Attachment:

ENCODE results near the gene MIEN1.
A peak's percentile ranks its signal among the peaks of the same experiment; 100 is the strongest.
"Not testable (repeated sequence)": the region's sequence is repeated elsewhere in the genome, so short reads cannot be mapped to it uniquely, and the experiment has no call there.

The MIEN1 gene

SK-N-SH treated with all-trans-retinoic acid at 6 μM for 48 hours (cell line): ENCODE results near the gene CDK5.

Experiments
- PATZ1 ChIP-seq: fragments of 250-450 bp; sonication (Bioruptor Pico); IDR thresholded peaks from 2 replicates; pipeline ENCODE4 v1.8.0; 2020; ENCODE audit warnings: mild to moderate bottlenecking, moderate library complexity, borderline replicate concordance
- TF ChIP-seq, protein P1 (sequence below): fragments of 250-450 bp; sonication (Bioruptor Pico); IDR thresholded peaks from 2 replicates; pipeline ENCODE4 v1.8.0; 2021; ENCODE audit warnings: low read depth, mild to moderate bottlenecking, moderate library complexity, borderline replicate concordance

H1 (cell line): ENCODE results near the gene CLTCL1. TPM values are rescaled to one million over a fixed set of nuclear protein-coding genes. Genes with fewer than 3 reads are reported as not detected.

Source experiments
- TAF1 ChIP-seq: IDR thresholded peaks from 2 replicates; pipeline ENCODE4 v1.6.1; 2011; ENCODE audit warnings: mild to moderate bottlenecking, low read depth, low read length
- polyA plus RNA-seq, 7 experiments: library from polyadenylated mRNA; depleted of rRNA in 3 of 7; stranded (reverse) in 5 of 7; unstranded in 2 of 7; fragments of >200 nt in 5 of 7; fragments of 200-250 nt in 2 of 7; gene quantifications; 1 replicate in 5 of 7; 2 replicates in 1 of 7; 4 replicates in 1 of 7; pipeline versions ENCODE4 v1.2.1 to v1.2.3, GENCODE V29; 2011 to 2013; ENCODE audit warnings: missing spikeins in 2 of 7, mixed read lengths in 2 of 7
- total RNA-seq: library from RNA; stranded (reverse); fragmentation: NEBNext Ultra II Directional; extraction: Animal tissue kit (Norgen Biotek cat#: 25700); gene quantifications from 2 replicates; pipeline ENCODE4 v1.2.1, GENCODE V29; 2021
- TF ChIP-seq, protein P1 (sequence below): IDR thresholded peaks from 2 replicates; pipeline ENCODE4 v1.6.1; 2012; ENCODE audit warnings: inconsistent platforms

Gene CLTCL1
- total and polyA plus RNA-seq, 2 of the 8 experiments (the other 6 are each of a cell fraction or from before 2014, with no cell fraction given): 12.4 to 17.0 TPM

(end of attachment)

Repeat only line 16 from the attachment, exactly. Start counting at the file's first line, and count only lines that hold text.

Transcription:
- total and polyA plus RNA-seq, 2 of the 8 experiments (the other 6 are each of a cell fraction or from before 2014, with no cell fraction given): 12.4 to 17.0 TPM